Typical features of Edwardian buildings include small-paned leaded windows, roughcast walls, half-timbering, wooden porches and bare floorboards with rugs sitting on them.
The Art Deco period lasted between around 1925 and 1939, and was synonymous with modernity, innovation, harmony and simplicity.
The era had two parts: Zigzag Moderne in the 1920s and Streamline Moderne in the following decade. Many courthouses, schools and other public buildings adopted this style in the era, with many Art Deco-inspired buildings not actually being unveiled until after the war. Features included small round windows, curved corner walls, flat roofs, metal railings, zigzags and chevrons.
The 1930s saw vast numbers of people taking advantage of greater transport links and relocating to rural settings outside of towns and cities.
The homes built in this era came in a variety of different British architectural styles, with buildings taking inspiration from the Victorian era and the Tudor period. Buildings deemed to be modern in style often featured curves and uncomplicated lines and were built from steel and cement.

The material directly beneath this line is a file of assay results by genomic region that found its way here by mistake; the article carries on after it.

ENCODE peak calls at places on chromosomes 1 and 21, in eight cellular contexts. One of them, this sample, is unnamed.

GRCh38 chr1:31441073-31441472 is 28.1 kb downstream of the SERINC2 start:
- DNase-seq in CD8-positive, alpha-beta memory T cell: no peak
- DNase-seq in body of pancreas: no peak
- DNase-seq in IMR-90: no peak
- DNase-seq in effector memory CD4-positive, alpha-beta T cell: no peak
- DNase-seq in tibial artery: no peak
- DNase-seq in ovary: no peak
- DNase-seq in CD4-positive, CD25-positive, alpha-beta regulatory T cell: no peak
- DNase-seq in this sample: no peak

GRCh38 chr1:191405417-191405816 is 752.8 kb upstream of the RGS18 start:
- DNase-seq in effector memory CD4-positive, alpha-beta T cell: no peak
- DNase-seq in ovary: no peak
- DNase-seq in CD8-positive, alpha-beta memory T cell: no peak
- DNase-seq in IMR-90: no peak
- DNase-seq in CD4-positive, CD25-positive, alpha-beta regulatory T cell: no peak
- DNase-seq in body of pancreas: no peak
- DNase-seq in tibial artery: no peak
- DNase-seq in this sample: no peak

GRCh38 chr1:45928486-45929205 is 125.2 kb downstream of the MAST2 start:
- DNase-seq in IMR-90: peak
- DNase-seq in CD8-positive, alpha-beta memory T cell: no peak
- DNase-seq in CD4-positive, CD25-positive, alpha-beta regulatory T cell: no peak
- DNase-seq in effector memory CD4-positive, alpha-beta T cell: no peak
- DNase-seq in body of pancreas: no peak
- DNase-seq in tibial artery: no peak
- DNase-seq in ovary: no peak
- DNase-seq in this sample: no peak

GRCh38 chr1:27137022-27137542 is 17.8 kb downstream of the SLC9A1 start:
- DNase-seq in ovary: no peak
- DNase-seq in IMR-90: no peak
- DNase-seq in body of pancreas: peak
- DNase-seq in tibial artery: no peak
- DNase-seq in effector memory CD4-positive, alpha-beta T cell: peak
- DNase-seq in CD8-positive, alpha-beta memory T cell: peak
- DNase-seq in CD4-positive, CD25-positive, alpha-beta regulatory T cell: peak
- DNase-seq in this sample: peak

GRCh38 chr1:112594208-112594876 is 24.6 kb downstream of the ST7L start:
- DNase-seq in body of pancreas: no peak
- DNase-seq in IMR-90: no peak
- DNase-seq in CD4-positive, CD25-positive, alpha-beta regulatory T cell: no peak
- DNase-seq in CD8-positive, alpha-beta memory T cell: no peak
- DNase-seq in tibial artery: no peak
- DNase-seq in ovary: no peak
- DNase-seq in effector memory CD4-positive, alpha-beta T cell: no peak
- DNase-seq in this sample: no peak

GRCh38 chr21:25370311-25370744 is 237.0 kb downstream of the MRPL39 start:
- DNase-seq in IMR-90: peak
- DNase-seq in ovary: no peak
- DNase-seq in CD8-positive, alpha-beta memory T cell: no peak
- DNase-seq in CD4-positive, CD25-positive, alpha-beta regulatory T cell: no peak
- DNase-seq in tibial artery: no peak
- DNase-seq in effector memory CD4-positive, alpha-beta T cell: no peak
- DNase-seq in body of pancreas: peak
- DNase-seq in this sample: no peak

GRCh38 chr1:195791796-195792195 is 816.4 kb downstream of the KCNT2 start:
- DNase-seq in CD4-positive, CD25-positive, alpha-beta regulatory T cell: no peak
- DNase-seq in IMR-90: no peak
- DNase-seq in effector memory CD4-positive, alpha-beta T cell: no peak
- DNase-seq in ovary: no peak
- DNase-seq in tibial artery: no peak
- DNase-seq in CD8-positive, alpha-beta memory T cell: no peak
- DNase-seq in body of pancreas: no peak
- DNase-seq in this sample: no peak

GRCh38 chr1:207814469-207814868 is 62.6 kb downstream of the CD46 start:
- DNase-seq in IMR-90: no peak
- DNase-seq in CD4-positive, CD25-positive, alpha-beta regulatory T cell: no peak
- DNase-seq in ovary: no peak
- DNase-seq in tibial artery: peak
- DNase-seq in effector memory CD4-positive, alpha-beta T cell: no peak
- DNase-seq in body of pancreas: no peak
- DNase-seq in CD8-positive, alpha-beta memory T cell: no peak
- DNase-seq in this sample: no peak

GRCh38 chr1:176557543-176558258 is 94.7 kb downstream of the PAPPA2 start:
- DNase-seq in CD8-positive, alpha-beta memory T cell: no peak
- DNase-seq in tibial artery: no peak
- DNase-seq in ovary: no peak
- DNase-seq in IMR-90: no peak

Most houses were smaller than older homes. Bungalows became popular during this period, including single-level bungalows and bungalows with bedrooms built into the roof. A large number of flats were built in the 1930s. Popular features included oak doors, red clay roof tiles, false beams and oak panelling interiors.
The initial post-war era was characterised by a break from the past with little inspiration being taken from older building styles. However, by the mid-1960s, enthusiasm for older styles had been reignited and interest in preserving older buildings was on the rise.
A growing number of old buildings were being renovated and modernised without their most charming features being dispensed with. The mid-to-late sixties was the era of Postmodern Architecture. This style was seen as an attempt to improve upon Modernism or the International Style, which was often seen as cold, ugly and merely functional, rather than pleasant and welcoming. Brutalism also became popular in the post-war era. This movement was based on exposed concrete and retains a large number of admirers, but many buildings created in this style have since been demolished.